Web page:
Scott and White gives tips on avoiding frostbite, hypothermia

Scott and White gives tips on avoiding frostbite, hypothermia

Scott and White gives tips on avoiding frostbite, hypothermia

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by KVUE.com

kvue.com

Posted on January 6, 2014 at 11:22 AM

Updated Monday, Jan 6 at 3:32 PM

AUSTIN -- With freezing temperatures in Central Texas, health experts have provided some tips on avoiding cold-related injuries like frostbite and hypothermia.

Follow these tips from Scott and White Hospital in Round Rock for staying safe during the cold weather:

Dress properly

  • Wear layers to trap warm air and insulate your body. Wool and polypropylene work the best. Also wear a coat that has a wind and waterproof outer layer.
  • Your ears, cheeks and nose are more prone to frostbite. Wear turtlenecks, scarves and hats to protect your head and neck.

Frostbite

What to look for: White, waxy or gray-yellow patches on skin. Skin will feel cold and numb. Deep frostbite causes waxy and pale skin. Affected area will feel cold and hard. Large blisters may appear after rewarming.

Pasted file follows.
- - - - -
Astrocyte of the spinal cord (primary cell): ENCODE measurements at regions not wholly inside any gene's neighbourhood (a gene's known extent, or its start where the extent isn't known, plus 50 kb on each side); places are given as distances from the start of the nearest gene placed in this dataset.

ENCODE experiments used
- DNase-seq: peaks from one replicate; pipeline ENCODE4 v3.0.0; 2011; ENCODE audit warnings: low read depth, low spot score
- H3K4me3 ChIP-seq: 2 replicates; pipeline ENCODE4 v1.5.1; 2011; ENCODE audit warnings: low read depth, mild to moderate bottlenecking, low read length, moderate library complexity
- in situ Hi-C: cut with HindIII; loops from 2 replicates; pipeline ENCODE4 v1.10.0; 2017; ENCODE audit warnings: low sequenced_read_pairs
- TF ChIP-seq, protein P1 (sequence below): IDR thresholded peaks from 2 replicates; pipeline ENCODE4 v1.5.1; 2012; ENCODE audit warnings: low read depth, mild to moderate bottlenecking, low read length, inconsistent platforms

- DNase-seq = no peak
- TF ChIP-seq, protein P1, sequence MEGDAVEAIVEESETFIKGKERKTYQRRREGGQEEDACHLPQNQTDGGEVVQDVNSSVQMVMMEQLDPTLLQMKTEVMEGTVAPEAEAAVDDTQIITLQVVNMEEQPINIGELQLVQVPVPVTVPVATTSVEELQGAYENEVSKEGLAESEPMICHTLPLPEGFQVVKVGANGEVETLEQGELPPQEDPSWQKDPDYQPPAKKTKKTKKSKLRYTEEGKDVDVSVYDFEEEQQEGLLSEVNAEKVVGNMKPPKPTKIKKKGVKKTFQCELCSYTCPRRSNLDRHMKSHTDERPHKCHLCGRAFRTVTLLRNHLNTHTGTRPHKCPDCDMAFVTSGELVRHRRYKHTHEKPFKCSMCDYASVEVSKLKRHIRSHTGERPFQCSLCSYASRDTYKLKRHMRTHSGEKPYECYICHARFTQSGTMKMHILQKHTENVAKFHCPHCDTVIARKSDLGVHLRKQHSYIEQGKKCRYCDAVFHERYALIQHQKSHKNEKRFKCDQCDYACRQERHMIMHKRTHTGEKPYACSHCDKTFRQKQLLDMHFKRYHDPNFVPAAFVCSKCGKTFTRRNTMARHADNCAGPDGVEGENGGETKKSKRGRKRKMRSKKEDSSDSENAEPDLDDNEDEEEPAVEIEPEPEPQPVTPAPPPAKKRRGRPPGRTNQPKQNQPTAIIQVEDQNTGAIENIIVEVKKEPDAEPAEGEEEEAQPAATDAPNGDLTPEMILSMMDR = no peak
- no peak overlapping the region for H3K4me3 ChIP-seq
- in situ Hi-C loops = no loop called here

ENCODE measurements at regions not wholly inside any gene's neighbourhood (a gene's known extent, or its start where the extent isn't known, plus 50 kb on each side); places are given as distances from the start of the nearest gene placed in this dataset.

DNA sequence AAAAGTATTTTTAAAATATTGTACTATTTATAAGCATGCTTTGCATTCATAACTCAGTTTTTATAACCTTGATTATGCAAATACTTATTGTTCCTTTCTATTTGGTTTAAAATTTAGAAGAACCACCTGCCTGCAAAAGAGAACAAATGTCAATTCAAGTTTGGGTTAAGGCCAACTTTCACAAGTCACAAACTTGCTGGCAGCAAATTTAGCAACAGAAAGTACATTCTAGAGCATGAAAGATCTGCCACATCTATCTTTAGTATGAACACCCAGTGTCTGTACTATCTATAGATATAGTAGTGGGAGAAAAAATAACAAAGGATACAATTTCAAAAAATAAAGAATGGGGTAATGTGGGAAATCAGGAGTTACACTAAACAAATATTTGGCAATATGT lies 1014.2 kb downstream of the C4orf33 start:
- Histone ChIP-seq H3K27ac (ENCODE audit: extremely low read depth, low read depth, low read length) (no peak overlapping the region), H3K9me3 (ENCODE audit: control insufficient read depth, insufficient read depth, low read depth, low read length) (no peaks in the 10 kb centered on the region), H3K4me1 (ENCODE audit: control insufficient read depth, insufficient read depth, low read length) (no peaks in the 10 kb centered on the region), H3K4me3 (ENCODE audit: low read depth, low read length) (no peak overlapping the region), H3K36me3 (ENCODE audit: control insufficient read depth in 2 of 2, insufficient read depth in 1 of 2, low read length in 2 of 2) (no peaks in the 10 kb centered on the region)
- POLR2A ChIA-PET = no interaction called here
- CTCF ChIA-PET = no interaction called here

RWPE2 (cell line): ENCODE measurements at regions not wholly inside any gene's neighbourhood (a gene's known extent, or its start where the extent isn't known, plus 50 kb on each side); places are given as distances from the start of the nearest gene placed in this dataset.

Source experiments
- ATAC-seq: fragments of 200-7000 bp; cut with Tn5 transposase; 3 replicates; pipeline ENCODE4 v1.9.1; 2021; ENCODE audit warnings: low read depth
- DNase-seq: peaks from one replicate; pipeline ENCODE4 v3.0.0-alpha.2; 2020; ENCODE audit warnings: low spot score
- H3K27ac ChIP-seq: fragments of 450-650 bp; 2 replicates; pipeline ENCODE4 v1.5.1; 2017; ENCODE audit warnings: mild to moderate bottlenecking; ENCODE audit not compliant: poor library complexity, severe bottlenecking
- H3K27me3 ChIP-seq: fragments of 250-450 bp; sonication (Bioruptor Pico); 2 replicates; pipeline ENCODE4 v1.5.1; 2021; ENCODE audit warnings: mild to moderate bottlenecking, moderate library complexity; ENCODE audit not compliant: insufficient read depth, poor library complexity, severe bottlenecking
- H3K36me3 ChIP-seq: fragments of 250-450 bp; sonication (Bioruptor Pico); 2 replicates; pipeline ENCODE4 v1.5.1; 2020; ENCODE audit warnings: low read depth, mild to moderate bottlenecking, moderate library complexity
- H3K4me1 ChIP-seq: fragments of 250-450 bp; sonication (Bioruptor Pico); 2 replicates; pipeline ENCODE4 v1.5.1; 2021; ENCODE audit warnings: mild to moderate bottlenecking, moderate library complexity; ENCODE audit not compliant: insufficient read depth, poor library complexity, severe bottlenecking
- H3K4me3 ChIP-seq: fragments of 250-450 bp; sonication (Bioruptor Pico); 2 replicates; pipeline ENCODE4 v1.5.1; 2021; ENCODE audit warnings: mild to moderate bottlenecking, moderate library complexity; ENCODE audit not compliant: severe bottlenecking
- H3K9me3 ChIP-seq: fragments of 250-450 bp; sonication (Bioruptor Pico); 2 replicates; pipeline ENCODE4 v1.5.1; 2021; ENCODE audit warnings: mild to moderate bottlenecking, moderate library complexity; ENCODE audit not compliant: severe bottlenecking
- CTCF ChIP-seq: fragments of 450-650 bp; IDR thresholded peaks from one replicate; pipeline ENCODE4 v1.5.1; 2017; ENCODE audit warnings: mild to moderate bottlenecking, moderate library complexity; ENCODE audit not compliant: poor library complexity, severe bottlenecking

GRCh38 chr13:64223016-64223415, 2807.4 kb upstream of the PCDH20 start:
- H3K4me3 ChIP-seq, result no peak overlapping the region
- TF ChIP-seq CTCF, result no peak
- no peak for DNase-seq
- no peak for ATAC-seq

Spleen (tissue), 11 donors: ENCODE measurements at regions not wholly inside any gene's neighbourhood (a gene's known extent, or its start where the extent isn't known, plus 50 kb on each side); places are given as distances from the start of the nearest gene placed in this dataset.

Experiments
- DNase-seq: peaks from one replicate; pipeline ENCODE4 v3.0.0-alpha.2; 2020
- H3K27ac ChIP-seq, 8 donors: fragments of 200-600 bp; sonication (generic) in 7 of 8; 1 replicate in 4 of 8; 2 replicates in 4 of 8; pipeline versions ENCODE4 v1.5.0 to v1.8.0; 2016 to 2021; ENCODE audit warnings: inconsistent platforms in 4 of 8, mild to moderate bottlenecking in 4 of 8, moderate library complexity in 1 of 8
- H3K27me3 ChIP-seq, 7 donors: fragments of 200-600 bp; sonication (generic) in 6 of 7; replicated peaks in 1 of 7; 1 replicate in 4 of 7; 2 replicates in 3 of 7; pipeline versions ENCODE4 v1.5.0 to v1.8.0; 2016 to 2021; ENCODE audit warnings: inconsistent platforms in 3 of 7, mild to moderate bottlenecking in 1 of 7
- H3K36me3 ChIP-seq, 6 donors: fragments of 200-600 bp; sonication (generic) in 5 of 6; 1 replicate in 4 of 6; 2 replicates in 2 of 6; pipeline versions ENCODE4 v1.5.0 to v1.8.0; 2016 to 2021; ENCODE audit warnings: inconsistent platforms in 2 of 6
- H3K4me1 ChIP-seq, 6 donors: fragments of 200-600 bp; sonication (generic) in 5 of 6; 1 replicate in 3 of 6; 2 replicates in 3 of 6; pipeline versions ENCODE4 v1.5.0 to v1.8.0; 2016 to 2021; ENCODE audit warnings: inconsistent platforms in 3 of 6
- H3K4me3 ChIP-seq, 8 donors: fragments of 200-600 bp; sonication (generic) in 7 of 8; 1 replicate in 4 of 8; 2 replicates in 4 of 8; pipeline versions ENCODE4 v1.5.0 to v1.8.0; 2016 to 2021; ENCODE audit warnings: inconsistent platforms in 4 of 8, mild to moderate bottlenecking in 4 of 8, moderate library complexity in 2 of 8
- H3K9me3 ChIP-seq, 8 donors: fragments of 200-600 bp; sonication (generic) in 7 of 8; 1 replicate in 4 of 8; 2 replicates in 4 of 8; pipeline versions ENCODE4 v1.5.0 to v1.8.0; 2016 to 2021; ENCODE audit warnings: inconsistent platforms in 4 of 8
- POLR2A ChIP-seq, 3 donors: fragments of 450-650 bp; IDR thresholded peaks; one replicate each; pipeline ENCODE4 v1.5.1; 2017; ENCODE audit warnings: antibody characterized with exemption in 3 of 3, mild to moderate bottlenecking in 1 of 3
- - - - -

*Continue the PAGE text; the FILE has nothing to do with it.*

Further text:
What to do:

  • Get victim out of the cold and into a warm area.
  • Remove constrictive clothes and jewelry which could be impairing circulation.
  • Upon seeing signs of frostbite, find medical help immediately.
  • Put dry, sterile gauze between fingers and toes to get rid of moisture.
  • Elevate affected area to help reduce swelling and pain.
  • If you cannot get to a medical facility, then you can rewarm the area with lukewarm water (not hot). Immerse the affected area for 20 to 45 minutes until the tissue is soft.

What not to do:

  • Don't use water hotter than 105 degrees or colder than 100 degrees.
  • Don't rub or massage the affected area.
  • Don't rub with ice or snow.
  • Don't apply a heat source directly to frostbitten skin.

Hypothermia

What to look for: Change in mental status, shivering, cool abdomen and low body temperature. Sometimes those affected with have rigid muscles, dark or puffy skin, an irregular heartbeat and unconsciousness.

What to do:

  • Get victim out of the cold and get medical attention.
  • Cover their body (including head) with blankets, pillows, towels or newspapers.
  • Replace wet clothing with dry clothing.
  • Handle them gently. Rough handling can cause cardiac arrest.
  • Keep victim in flat position.

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